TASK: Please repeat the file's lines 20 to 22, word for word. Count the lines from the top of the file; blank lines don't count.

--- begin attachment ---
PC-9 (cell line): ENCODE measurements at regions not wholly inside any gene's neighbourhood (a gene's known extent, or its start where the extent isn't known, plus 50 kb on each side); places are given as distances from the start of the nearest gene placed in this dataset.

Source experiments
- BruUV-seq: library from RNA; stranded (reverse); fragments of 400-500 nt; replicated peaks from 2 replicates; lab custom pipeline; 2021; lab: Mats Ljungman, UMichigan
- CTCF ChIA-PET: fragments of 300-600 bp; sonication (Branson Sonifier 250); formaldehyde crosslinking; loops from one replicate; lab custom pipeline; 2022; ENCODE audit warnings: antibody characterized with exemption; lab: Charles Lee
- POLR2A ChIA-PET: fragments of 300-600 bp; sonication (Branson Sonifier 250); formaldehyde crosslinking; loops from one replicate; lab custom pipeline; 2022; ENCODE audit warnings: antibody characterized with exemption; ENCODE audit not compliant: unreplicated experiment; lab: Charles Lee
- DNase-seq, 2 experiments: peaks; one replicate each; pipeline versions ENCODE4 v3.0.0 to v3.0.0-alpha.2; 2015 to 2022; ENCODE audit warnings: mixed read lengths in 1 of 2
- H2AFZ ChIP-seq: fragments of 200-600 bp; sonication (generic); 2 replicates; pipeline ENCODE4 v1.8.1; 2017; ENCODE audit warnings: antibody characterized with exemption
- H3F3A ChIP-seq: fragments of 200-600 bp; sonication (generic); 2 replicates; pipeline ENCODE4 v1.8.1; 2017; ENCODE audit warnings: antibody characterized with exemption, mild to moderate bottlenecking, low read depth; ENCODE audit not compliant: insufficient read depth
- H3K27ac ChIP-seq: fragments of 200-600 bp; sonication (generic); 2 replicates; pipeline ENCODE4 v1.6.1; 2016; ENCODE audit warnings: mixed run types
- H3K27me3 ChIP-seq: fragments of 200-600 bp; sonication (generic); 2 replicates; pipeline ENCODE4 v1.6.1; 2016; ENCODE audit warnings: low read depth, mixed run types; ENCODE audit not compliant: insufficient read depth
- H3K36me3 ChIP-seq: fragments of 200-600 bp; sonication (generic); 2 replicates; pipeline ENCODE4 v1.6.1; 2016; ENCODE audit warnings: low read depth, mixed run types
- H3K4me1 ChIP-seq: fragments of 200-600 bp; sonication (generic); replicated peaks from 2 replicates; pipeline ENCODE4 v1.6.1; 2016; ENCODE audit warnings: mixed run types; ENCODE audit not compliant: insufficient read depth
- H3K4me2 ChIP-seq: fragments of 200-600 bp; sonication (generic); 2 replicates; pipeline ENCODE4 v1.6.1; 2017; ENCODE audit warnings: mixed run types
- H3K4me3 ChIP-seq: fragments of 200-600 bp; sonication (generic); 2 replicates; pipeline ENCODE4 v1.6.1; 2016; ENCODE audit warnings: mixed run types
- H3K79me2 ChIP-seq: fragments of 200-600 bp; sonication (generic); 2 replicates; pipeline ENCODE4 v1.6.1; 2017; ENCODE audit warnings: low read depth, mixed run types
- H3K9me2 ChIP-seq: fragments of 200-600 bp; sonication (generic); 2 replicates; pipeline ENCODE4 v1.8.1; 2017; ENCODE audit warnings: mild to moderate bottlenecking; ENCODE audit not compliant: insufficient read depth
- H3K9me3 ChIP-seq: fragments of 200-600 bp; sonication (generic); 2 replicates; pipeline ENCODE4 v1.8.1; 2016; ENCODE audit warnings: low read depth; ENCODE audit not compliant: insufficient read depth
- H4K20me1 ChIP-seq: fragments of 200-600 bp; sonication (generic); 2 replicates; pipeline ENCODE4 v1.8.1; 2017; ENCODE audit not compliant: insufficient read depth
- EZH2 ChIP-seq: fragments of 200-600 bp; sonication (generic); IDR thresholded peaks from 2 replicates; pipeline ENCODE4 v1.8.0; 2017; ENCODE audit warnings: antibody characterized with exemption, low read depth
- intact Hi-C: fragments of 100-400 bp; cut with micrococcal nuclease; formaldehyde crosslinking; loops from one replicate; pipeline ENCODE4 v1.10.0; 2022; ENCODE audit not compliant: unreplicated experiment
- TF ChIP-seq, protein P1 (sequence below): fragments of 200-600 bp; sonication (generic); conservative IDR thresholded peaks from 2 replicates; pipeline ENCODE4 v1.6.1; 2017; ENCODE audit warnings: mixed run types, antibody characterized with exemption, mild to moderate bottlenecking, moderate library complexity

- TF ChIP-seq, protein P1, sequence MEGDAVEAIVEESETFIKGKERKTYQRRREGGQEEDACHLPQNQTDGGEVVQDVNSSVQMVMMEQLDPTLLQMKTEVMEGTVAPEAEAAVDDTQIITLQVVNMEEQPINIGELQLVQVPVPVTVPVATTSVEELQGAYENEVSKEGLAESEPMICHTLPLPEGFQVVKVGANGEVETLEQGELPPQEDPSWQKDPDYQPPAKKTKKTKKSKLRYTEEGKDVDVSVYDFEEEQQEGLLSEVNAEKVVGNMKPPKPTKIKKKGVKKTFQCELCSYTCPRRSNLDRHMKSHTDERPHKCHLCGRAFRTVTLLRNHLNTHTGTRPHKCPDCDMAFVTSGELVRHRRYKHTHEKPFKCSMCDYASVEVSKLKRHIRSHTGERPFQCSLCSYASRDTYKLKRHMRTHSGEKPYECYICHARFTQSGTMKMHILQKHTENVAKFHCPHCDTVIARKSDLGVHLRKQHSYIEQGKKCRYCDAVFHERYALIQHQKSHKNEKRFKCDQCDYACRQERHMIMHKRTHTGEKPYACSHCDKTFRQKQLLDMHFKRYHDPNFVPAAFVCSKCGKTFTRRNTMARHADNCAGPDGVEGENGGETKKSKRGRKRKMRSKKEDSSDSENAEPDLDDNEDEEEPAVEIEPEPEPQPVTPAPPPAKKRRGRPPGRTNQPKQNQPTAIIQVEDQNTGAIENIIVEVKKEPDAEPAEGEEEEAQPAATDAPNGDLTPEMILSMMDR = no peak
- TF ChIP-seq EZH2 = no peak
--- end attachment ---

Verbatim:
- intact Hi-C: fragments of 100-400 bp; cut with micrococcal nuclease; formaldehyde crosslinking; loops from one replicate; pipeline ENCODE4 v1.10.0; 2022; ENCODE audit not compliant: unreplicated experiment
- TF ChIP-seq, protein P1 (sequence below): fragments of 200-600 bp; sonication (generic); conservative IDR thresholded peaks from 2 replicates; pipeline ENCODE4 v1.6.1; 2017; ENCODE audit warnings: mixed run types, antibody characterized with exemption, mild to moderate bottlenecking, moderate library complexity

- TF ChIP-seq, protein P1, sequence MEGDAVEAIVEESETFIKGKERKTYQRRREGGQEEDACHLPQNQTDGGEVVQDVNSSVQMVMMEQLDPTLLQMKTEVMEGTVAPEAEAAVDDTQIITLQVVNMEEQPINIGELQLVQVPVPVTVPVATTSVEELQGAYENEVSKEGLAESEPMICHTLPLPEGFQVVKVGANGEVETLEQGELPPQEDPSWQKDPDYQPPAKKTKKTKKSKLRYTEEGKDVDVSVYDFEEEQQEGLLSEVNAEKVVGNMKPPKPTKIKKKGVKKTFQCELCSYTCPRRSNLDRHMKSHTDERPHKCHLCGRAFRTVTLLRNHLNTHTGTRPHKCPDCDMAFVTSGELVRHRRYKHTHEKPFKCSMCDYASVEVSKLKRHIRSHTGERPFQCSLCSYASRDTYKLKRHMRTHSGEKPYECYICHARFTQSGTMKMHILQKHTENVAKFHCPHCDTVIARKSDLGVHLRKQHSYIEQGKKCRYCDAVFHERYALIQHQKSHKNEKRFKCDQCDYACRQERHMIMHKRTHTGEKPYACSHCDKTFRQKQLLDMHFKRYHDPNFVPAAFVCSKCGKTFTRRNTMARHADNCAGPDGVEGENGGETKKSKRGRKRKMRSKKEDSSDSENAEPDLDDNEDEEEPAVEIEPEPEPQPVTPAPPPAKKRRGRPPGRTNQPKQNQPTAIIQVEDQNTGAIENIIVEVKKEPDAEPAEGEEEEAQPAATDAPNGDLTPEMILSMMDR = no peak